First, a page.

3. JIll Johnson Says:

    Beautifully written and so true! I am a second generation Norwegian and am stunned to hear others with immigrant grandparents complaining about diversity. Good grief, how quickly we forget!

  4. Oh, Audrey. You’ll understand from our earlier e-mails today that I can so relate. No, our towns aren’t the same as they used to be “back when we were kids”…and that’s a good thing. America was founded by people immigrating here to find better lives. That is still happening and just because “those people” have different skin than ours it does not make them bad neighbors or citizens.

    • Audrey Kletscher Helbling Says:

      Gretchen, I just read your email and am in the process of responding. It’s tough, isn’t it, to see our newest immigrants treated with such disdain, distrust and prejudice?

      You summarize well the point I was making in my post.

  5. Kristen K Says:

    I love this! I’ll never forget the summer I spent in Spain while in college. I didn’t speak fluently, and felt that many of the local people looked down on me. I can imagine, at least a little bit, what today’s immigrants experience as they try to rebuild their lives here. I’ve had the opportunity to sit down and talk to some of the local Somali immigrants–they have some amazing stories!

    • Audrey Kletscher Helbling Says:

      That’s an interesting point you make, Kristen, about walking “in another’s shoes.” We can certainly learn from experiences like yours in Spain. In the same vain, when I suffered from severe osteoarthritis in my right hip and then in the past two years developed sudden sensory hearing loss (leaving me nearly deaf in my right ear), I learned new empathy for those with disabilities.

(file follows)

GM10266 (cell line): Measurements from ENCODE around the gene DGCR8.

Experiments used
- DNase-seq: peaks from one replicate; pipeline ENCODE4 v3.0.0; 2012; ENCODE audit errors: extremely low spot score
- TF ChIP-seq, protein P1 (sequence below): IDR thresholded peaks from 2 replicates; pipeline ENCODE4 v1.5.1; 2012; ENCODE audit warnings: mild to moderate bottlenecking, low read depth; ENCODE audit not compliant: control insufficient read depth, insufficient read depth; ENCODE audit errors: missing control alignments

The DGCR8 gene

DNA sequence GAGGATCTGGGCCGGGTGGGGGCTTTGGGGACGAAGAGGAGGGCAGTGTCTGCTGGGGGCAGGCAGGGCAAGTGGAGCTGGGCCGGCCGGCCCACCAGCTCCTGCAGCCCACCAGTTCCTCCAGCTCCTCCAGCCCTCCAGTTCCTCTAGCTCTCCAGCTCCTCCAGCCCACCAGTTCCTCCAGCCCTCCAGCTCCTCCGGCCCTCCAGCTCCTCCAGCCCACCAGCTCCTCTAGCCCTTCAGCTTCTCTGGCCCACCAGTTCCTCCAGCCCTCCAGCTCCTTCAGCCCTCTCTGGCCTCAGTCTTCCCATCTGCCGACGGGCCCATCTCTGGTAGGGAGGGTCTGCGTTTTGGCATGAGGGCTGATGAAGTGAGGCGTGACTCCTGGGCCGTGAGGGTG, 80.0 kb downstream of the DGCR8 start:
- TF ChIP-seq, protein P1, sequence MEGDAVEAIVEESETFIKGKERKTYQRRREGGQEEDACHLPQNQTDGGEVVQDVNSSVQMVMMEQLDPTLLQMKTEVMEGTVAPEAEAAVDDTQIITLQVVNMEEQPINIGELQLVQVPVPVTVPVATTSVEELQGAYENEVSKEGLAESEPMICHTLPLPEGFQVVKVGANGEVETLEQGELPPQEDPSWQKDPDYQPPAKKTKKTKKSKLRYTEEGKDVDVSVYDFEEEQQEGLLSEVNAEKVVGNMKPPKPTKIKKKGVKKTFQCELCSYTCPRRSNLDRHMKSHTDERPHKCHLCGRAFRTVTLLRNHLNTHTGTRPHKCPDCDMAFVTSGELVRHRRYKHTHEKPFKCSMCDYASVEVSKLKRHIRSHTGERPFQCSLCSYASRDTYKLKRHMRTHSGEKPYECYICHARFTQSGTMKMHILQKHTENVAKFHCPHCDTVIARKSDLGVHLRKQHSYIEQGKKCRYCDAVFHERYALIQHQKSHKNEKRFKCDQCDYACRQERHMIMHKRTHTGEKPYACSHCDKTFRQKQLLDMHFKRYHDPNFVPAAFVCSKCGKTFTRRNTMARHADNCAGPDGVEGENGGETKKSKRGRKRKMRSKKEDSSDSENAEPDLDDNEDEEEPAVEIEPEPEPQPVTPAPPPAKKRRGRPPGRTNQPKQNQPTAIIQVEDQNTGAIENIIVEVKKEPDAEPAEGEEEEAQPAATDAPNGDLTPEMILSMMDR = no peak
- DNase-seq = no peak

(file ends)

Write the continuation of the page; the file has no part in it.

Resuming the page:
Good for you to take the time to sit down and listen to the stories of Somali immigrants in the Owatonna area. I have spoken with some young women from Somalia who live in Faribault and have been impressed by their positive attitudes despite the open prejudice they face here. These are strong women determined to make better lives for themselves with some even planning to enter the medical field so they can return to Somalia. Their strength is incredible.

  6. For some reason, WordPress wouldn’t let me comment so if suddenly you get two more comments from me I apologise. Bravo to you for saying what you beleive in. Too often we are presented with the opportunity but remain silent. Your article is very timely and needs to be read by everyone. I am reblogging this on The Window. Thank you very much!

  7. Reblogged this on The Window and commented:
    This article was written by a fellow blogger. Kudos to her for speaking out.

  8. I lived in a diverse community and then moved to where I am living now and it is not as diverse, which was hard for me to wrap my head around at first. I have lived in multiple states and diversity can be a great thing if you are open to it and who knows may even come to embrace it. I love learning about history and cultures, so I came at diversity with questions wanting to learn more and hopefully not from a judging viewpoint. I appreciate you sharing your viewpoint and for opening the conversation because it needs to happen way more than it does:) Happy Hump Day!

    • Audrey Kletscher Helbling Says: